Two different copies of the same first edition are two different objects. Within a large stack of the latest James Patterson thriller this might not matter very much. But if you are talking about collectible books, especially scarce ones, a copy with one chip might be roughly equivalent to another copy with two short tears. Or it might not.  So, in my opinion a good way to examine how much rare books appreciate in value over time is to look at the prices paid, in public, for the exact same copy of a collectible book. In 2004 the collection of the West Coast book dealer and collector Maurice Neville was auctioned at Sotheby’s. This auction provided one of the best barometers possible for assessing the appreciation of the types of books in the collection. Maury’s collection was particularly strong in association copies and inscribed books. The previous ownership and sales histories of these copies, with their unique inscriptions to particular individuals, were very easy to trace. And Maury had purchased some of these copies in circumstances very similar to which they were sold from his own collection in 2004, namely at high profile auctions of previous, famous collections such as the Goodwin sale in 1977 and 1978. The fact that the auction was high profile is very important – it ensured that there would be several wealthy parties competing in earnest for the same book (something that does not always happen at auction). I chose a few specific examples, shown above and repeated here:

· Ernest Hemingway Three Stories and Ten Poems
$6000 in 1977 $150,000 in 2004

· Jack Kerouac The Town and the City $2500 in 1978 $40,000 in 2004

· Mark Twain Life on the Mississippi $4800 in 1988 $19,000 in 2004

· Oscar Wilde Lady Windemere’s Fan
$1700 in 1982 $32,500 in 2004

“But what about inflation?” you ask. You could buy more with $6000 in 1977 than you could in 2004 anyway. The price of everything goes up, but that doesn’t make everything a good investment. Maybe if we adjust for inflation these increases won’t seem very good at all. Thanks to the Internet and easily found calculators of inflation based on the Consumer Price Index, it’s easy to check. So below are the books again, but with the details of the inscription, where they sold, and how it compared against the rate of inflation:

· Ernest Hemingway’s Three Stories and Ten Poems (inscribed to Sylvia Beach) brought $6000 in 1977 (Sotheby’s) and $150,000 in 2004 (Sotheby’s) (more than 8 times the rate of Consumer Price Index inflation for that time period)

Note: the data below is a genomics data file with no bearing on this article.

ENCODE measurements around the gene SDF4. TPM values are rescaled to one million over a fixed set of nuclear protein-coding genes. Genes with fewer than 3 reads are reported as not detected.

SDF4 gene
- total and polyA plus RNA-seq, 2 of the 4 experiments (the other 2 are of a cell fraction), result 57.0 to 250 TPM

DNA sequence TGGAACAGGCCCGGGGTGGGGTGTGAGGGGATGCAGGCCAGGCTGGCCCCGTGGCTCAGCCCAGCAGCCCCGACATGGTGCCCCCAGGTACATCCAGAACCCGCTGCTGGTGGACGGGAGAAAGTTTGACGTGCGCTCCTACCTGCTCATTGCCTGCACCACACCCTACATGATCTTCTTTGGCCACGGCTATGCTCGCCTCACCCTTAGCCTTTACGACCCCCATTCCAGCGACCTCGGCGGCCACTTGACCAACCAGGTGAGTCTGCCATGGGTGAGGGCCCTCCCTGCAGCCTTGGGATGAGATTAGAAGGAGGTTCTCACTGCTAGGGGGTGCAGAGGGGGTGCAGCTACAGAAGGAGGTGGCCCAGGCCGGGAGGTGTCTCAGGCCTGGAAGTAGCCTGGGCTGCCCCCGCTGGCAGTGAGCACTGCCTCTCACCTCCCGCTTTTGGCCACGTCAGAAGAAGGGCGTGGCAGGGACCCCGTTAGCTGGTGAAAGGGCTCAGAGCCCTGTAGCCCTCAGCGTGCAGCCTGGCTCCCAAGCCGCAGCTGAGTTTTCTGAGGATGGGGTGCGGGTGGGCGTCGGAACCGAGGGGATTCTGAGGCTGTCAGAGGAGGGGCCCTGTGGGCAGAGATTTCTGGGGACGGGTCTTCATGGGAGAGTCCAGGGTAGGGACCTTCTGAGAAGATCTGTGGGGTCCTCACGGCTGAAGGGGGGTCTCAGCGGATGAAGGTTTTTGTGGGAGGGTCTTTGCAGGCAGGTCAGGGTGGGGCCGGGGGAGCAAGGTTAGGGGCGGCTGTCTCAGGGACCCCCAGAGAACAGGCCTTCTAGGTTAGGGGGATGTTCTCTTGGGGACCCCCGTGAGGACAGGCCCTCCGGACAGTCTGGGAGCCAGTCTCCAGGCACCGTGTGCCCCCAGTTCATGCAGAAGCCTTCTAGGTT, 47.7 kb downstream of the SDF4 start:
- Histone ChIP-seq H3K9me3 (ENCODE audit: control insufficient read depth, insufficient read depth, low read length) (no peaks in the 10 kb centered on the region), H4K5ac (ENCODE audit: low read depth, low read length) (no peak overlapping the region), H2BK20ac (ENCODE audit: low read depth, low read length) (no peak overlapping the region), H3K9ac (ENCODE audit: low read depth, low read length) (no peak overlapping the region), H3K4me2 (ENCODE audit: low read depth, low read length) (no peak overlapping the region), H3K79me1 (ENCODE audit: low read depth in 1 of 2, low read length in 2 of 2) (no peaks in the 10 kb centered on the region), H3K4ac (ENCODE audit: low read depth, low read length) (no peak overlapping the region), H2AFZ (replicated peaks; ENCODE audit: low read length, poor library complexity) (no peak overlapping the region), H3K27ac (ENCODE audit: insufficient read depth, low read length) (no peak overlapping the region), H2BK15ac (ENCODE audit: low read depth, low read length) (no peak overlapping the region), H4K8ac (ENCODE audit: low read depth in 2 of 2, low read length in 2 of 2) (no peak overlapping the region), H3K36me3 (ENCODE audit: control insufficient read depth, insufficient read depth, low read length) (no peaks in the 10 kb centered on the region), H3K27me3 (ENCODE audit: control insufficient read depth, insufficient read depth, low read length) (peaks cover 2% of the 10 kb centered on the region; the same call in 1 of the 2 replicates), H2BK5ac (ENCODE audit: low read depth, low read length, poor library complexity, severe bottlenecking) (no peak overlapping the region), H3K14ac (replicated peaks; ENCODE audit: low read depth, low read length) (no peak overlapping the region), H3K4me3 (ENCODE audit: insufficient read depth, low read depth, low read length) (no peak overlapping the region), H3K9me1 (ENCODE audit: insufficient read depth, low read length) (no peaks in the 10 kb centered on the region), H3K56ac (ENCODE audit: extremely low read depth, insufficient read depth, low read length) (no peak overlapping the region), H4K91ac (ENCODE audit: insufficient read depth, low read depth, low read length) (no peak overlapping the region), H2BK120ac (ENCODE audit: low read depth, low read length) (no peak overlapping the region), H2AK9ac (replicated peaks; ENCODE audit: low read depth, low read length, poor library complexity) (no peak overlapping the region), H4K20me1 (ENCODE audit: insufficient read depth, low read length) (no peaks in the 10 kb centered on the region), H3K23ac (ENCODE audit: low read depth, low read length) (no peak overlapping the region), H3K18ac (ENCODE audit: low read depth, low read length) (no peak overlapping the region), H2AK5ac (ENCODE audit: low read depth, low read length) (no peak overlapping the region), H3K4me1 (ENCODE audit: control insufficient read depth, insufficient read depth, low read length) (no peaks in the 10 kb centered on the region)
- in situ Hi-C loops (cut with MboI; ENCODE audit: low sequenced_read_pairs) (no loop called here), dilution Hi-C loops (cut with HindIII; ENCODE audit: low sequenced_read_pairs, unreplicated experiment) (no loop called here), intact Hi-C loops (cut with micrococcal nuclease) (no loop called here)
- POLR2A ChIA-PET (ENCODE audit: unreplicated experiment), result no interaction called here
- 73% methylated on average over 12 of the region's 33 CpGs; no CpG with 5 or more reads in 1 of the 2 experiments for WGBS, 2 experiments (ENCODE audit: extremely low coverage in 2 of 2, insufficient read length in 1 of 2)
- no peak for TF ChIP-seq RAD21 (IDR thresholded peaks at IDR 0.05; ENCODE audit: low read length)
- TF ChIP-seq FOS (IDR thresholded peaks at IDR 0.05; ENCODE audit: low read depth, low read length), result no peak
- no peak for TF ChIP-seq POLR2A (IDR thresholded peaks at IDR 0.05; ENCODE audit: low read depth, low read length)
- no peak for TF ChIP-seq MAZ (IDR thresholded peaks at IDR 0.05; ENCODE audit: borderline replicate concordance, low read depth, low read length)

· Jack Kerouac’s The Town and the City (inscribed at length by Kerouac and Allen Ginsberg) brought $2500 in 1978 (Sotheby’s) and $40,000 in 2004 (Sotheby’s) (more than 5.5 times the rate of inflation)

· Mark Twain’s Life on the Mississippi (inscribed to Ulysses S. Grant, Jr.) brought $4800 in 1988 (Christie’s) and $19,000 in 2004 (Sotheby’s) (2.5 times the rate of inflation)

· Oscar Wilde’s Lady Windermere’s Fan (inscribed to Arthur Clifton) brought $1700 in 1982 (Christie’s) and $32,500 in 2004 (Sotheby’s) (almost 10 times the rate of inflation)

So these books themselves obviously turned out to be a good investment. No surprise to anyone in the book world. Maury knew what he was doing, both in 1977 and in 2004. Would average or below average copies of the same first editions have appreciated as much? Doubtful. But unless you can find the exact money spent on the same copy at two different points in time, all even an expert can do is guess. Again, knowing how to put the information in context is key. Why did a Shakespeare First Folio sell at auction for $6.1 million in 2001, but another copy sold for $2 million in 2010? Did the book go down in value? No – it wasn’t the same book. Just the same edition of the same title (a very good one).

Buy what you like, and buy the nicest copies you can find of what you like. You might see returns of 10 times the rate of inflation. Or you might not. But at least you’ll have books you enjoy owning.

The article was published on the Between the Covers Blog, it is presented here by permission of the author. 


Discussion: books - prices - internet

>>> The Genetics of Book Price Design - Amazon’s Special Offer: $23,698,655.93 for a Book about Flies, by Dan Gregory

>>> The Worth of Rare Books. An Interview with ILAB President Arnoud Gerits

>>> The Oak Knoll Repricing Saga, by Bob Fleck

>>> Investing in Books – Rare Books as Investments?

>>> Some Thoughts on the Maturing of the Rare Book Market at the Start of the 21st Century, by Ken Lopez

>>> Rare Books as Investments, by Tom Congalton

>>> What Future For Rare Books ?, by Alain Marchiset

>>> Buying Books on the Internet, by Helen Younger

>>> The Rare Book Market Today, by William S. Reese

>>> A Look at the American Antiquarian Book Trade, by Tom Congalton


Published since 25 May 2011